London/Johannesburg - Australian gold mining executive Mark
Cutifani, a one-time trainee miner, has been appointed chief executive of Anglo
American [JSE:AGL], taking on what analysts and investors say is one of the
toughest jobs in the business.
Cutifani, who stepped down from his position as chief
executive of miner AngloGold Ashanti [JSE:ANG] on Tuesday, has been one of
several outsiders expected to be in the running for the top job at Anglo after
Cynthia Carroll quit last year.
Carroll, under pressure from investors unhappy with the
group's languishing share performance, announced in October that she would be
stepping down after more than five years at the helm.
Cutifani, a 54-year-old, straight-talking father of seven,
was named by sources as a frontrunner for Carroll's job at the weekend and
analysts on Tuesday welcomed the swiftness in replacing her. Cutifani takes
over the reins on April 3.
He will be only the second non-South African to run Anglo,
but sources familiar with the appointment and industry sources say it was
Cutifani's South African mining credentials - specifically five years at the
helm of Johannesburg-based AngloGold - which were critical for Anglo. He was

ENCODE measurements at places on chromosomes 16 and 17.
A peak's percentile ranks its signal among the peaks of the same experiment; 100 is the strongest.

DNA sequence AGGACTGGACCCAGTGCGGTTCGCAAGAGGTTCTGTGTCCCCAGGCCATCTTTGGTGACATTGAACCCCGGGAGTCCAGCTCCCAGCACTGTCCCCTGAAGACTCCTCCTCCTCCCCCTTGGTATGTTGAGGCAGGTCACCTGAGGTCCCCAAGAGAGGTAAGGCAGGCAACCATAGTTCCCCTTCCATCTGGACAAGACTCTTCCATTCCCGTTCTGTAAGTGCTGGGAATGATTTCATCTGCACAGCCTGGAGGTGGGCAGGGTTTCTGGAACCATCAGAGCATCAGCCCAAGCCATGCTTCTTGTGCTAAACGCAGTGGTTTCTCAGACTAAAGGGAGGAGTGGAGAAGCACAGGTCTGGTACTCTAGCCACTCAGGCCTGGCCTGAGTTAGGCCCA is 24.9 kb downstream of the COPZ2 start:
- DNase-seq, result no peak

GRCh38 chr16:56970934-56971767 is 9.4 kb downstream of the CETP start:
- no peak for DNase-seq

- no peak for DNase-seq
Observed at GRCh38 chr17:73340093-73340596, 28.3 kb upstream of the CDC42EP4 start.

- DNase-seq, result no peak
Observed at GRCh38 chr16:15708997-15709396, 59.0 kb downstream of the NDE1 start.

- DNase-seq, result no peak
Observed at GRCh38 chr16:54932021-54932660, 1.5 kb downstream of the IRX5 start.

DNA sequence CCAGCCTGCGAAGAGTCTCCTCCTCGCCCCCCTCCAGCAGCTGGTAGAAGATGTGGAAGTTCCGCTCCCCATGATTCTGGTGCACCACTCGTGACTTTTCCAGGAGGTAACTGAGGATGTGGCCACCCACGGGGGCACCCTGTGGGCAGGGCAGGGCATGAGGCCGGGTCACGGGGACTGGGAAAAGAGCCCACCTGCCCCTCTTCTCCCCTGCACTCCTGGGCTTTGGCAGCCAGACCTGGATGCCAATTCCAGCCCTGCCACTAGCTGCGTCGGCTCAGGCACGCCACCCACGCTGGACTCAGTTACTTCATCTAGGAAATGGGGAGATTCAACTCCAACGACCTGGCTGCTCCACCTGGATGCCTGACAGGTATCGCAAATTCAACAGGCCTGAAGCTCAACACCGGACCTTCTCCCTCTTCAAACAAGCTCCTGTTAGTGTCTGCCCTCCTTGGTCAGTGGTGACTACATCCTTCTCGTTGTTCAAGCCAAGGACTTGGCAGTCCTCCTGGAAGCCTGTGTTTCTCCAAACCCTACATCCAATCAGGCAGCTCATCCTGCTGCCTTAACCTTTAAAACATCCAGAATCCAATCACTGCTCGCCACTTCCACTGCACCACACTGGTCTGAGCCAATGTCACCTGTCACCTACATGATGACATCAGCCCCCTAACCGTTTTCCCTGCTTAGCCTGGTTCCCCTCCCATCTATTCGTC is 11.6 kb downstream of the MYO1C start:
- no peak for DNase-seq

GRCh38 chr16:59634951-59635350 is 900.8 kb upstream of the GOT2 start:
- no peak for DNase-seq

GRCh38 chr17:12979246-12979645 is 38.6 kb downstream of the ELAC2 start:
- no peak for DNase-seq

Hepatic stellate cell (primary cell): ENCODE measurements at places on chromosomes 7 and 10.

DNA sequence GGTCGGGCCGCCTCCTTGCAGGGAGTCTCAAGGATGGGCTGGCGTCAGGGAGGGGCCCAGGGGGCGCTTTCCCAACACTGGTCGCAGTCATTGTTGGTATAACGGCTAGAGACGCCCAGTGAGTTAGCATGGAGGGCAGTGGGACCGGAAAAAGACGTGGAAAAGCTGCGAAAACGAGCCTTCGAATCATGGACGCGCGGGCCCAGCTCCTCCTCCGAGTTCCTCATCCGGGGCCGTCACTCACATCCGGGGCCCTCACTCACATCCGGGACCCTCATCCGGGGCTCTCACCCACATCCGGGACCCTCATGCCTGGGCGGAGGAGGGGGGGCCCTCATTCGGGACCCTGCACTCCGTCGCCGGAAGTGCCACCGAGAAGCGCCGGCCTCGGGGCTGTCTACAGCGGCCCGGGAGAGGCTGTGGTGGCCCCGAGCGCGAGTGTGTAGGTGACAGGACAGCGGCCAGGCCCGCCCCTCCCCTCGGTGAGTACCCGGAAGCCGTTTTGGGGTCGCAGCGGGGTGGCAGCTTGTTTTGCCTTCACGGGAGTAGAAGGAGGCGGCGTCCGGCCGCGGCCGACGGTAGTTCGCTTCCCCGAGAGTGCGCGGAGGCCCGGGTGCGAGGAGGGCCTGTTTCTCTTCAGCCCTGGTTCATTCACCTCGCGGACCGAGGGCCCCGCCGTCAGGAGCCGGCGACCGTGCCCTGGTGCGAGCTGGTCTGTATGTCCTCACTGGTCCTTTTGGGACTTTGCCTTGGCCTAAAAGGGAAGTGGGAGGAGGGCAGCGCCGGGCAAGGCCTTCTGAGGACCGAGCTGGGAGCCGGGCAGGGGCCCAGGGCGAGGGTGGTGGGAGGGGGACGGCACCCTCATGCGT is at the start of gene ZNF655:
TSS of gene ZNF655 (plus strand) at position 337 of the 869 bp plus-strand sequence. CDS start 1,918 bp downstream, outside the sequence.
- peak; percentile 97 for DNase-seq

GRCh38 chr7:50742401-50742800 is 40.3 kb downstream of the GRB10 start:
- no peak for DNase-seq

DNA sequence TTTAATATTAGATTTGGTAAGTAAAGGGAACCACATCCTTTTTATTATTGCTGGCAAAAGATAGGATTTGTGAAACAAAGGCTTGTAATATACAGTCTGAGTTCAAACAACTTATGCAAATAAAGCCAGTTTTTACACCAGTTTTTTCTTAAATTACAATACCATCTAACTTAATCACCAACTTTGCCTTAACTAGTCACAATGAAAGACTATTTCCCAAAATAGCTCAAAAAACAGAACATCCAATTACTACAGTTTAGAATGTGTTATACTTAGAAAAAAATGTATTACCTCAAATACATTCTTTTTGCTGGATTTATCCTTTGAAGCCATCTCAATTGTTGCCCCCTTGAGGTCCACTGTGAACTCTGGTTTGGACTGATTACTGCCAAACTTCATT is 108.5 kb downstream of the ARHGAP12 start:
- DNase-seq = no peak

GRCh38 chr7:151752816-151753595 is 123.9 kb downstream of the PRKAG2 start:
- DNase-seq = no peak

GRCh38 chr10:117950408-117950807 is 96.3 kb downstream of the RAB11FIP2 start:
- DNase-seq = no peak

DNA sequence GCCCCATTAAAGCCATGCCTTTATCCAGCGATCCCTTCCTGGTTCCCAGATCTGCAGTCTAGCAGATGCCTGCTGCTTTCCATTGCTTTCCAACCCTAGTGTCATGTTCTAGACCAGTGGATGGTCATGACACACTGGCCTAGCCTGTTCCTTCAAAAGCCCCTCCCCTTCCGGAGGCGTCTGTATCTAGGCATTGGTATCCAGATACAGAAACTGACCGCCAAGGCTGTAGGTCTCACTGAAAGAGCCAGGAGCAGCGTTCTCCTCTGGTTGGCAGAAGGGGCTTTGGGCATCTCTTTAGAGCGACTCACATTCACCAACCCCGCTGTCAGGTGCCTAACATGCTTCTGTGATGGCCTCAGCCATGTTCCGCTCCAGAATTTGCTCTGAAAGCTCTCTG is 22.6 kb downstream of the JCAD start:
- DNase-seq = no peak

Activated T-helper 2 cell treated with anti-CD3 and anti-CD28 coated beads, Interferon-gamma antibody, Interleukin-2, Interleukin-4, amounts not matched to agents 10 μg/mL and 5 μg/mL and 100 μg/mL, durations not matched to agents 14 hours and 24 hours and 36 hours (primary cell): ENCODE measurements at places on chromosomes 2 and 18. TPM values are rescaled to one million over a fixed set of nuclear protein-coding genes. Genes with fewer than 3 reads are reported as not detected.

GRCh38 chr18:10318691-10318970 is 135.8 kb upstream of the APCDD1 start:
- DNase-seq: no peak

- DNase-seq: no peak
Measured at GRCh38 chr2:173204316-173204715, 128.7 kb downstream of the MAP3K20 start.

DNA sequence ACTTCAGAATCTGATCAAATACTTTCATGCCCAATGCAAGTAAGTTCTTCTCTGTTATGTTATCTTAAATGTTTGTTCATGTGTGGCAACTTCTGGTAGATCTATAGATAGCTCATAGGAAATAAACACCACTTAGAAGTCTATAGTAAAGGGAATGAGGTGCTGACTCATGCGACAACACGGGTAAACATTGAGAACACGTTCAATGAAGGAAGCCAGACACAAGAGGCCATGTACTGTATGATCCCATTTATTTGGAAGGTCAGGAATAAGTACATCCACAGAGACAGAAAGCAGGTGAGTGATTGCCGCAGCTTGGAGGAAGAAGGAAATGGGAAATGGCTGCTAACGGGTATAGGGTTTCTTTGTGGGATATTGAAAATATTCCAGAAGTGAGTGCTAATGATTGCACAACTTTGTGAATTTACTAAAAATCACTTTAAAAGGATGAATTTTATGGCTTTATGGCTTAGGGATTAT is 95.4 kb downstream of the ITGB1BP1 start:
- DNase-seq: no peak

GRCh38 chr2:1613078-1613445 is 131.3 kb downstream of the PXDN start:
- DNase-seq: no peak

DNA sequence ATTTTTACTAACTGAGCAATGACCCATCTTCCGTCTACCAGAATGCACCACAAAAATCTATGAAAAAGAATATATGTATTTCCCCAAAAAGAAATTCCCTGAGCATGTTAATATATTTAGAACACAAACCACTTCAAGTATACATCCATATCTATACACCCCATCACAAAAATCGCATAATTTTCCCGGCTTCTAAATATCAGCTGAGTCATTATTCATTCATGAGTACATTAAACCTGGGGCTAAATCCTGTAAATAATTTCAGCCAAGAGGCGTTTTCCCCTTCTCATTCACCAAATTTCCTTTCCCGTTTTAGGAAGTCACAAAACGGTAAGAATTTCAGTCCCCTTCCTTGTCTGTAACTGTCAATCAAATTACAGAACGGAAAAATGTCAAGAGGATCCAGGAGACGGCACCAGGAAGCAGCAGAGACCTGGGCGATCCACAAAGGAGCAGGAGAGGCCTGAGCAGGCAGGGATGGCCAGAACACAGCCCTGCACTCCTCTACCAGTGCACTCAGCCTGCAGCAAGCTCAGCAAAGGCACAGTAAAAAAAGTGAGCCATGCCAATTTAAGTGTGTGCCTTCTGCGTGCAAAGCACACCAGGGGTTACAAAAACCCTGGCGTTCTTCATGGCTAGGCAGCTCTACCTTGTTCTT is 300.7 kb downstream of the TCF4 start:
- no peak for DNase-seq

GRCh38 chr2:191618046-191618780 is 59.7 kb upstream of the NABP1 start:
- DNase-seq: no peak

also named head of the country's Chamber of Mines last year.
Anglo, for whom South Africa still accounts for more than
half forecast earnings, has battled South Africa's belligerent unions and faces
a year of restructuring at its platinum arm, in a country where one in four
people is unemployed, and where general elections are due in 2014.
Anglo's platinum arm Amplats, the world's largest producer
of the precious metal, has been battered by the wave of strikes that hit the
South African industry last year, as well as escalating costs and weak European
demand. An overhaul plan is expected later this month.
South Africa will not, however, be the only item on the
to-do list for Cutifani, and his lesser experience elsewhere may worry some
investors. Anglo - whose shares have lagged peers by almost 20% since the start
of last year - also faces challenges in copper and iron ore, where its flagship
Brazilian project Minas Rio has faced multiple delays and escalating costs.
While Cutifani's appointment should ease concerns in South
Africa over the country's importance for the group, analysts have said his
restructuring track record and focus on improving returns at AngloGold also
signals a willingness to consider all
options, including a long-awaited carve-out of some operations.
As head of AngloGold, a miner created from Anglo American's
gold assets, investors have welcomed his focus on improving returns, and he has
never ruled out a potential spin-off of the miner's South African operations.
Cutifani ran AngloGold from 2007, when he was plucked from
Canadian mining group Inco, now part of Brazil's Vale.
AngloGold said that until Cutifani takes over its chief
financial officer and technical development head will act as interim chief